I’m taking a Coursera/Yale class on happiness called The Science of Well-Being. It covers the lies our brains tell us about what will make us happy and how to get around it. It’s loaded with good information. The major focus of the first video in week four is spending money on experiences will make you (and everyone around you) happier than purchasing material goods. I think there’s overlap between buying experiences and material goods in sense that some of the things you can purchase enable experiences.
The course discusses buying material goods such as cars, homes, fancy new tech toys, and the like. These are goods which are exciting to purchase but quickly become a regular part of everyday life. Experiences are things like vacations, concerts, etc, which last for a limited period of time. They’re too short for novelty to wear into boredom. We can’t just grow accustomed to the latter. They’re also more fun to talk about with friends, so they provide more happiness for longer.
However, some things enable new experiences by being owned. I’m gonna look at two examples here: needlework supplies and games.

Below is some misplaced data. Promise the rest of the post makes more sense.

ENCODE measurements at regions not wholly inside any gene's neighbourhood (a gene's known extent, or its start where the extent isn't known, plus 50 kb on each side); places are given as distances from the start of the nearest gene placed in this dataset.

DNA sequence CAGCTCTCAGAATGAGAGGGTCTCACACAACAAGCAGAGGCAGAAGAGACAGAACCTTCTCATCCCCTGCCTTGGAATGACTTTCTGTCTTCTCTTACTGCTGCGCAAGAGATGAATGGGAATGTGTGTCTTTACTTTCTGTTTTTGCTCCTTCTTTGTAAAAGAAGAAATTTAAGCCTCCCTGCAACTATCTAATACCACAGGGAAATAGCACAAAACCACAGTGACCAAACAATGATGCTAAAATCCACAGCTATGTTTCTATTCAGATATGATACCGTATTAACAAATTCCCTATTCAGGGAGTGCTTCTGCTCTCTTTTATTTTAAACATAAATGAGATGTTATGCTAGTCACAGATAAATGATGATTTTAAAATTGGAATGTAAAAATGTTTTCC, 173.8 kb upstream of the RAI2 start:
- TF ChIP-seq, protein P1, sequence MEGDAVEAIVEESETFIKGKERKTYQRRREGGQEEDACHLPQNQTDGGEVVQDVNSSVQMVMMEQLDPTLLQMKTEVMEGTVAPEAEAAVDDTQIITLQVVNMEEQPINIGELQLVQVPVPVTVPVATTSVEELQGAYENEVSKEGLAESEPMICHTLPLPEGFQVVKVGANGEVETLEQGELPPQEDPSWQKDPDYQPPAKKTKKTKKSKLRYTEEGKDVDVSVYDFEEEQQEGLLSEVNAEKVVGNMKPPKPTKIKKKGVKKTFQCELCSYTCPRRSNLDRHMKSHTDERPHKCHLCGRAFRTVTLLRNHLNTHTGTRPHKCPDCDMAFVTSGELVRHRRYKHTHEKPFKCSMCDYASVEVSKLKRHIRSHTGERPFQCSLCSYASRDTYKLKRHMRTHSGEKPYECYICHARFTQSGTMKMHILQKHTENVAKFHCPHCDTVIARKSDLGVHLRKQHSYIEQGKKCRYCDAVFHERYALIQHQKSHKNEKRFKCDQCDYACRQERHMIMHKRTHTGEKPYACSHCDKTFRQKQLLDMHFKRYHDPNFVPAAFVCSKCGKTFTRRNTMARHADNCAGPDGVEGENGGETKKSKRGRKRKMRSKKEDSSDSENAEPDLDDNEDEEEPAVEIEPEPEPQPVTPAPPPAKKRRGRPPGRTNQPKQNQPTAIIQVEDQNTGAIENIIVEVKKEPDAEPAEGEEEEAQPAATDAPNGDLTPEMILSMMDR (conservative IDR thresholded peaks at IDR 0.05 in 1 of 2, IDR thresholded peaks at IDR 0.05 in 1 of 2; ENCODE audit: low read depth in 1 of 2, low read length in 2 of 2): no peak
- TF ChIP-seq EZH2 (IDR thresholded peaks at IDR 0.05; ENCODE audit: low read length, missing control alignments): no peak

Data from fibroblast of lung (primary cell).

I feel like I should have seen #GameStruck4 coming. It’s a permutation of #FilmStruck4, which started with this one tweet:
I’d never heard of Filmstruck before. As someone who does PR, I’d say this social media campaign is a resounding success. Filmstruck started by tagging four big people in film, who cascaded the modern-era chain letter until people who weren’t tagged started joining in for fun. Now there are permutations like #GameStruck4, and people are wondering where that came from and tracing it back to #FilmStruck4, even if they missed seeing it over the past couple of days. Filmstruck has put its name in front of zillions of eyeballs, even if not everyone bothers to research and find out that it’s a streaming service for classic movies.
I thought about doing #FilmStruck4 yesterday, but it was pretty easy to pick four movies and then I felt too lazy to actually put the tweet together. Then this morning I saw #GameStruck4 and had to stop and think.